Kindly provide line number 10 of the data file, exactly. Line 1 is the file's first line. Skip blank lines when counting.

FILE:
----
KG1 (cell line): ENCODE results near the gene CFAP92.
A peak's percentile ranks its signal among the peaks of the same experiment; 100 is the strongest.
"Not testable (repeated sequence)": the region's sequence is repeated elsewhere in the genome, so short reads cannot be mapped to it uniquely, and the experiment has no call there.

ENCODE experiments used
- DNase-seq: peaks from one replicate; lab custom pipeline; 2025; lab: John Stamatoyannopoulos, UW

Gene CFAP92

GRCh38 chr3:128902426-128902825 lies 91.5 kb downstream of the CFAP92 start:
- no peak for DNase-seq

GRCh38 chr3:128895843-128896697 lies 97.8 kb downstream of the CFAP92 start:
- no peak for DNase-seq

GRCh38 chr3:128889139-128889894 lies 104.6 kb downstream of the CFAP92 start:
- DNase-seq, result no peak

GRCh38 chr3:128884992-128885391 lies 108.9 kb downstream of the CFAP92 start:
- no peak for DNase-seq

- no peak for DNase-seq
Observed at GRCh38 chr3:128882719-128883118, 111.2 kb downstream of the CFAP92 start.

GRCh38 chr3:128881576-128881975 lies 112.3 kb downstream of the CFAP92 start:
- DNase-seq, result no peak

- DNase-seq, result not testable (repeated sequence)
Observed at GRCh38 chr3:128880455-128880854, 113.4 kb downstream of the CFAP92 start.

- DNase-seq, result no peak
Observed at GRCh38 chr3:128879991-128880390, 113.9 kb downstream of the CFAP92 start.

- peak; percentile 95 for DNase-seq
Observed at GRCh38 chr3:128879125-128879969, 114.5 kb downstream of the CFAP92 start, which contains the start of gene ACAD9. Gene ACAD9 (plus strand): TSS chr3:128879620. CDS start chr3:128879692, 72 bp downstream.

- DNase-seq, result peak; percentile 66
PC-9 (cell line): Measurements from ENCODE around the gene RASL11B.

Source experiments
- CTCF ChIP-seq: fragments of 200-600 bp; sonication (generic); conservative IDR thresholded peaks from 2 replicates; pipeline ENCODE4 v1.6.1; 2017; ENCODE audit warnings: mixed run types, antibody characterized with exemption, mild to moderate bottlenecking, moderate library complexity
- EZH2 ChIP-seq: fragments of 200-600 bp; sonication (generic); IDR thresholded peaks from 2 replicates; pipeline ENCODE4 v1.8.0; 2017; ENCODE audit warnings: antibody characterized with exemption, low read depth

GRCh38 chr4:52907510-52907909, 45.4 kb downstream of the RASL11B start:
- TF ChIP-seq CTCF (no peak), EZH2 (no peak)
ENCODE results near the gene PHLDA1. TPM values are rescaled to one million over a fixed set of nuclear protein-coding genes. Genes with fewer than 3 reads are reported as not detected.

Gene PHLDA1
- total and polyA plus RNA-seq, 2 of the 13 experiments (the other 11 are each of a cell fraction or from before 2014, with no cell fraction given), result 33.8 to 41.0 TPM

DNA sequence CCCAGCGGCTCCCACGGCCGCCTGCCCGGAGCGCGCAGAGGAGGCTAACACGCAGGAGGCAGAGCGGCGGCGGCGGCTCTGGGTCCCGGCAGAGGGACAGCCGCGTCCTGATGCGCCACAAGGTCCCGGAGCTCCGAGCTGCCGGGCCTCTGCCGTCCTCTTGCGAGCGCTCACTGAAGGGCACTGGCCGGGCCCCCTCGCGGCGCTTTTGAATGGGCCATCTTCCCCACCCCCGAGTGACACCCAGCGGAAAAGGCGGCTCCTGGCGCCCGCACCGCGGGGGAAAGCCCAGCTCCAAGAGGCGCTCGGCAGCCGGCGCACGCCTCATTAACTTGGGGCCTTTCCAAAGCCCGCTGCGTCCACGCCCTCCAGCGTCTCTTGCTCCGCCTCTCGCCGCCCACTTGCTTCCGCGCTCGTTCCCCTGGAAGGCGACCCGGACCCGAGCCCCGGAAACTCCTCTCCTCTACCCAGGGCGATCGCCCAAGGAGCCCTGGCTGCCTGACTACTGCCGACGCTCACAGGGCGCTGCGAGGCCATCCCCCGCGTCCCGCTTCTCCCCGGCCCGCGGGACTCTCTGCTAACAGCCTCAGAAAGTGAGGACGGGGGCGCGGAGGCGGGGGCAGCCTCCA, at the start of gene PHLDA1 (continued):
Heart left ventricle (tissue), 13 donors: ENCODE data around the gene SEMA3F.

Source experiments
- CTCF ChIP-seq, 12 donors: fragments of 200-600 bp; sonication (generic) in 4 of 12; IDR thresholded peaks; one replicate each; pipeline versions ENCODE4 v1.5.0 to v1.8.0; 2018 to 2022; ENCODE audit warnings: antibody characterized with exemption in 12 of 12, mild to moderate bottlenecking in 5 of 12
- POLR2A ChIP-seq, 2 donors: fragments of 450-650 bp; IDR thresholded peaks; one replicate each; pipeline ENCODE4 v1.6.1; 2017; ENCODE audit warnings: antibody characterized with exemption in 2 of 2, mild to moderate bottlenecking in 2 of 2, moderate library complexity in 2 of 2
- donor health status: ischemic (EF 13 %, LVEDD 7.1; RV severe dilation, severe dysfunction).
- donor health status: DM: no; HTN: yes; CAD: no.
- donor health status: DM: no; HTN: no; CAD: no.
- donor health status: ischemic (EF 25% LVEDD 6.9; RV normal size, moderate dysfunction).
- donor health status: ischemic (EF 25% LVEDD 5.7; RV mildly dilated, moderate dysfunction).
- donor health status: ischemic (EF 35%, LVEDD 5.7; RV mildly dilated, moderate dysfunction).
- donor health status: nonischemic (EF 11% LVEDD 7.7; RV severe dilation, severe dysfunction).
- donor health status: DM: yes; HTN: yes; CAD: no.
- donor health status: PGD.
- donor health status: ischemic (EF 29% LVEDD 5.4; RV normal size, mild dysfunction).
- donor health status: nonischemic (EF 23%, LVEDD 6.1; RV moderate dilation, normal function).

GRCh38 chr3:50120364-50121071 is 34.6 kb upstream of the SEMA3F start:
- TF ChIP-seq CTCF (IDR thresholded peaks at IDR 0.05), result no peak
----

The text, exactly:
- no peak for DNase-seq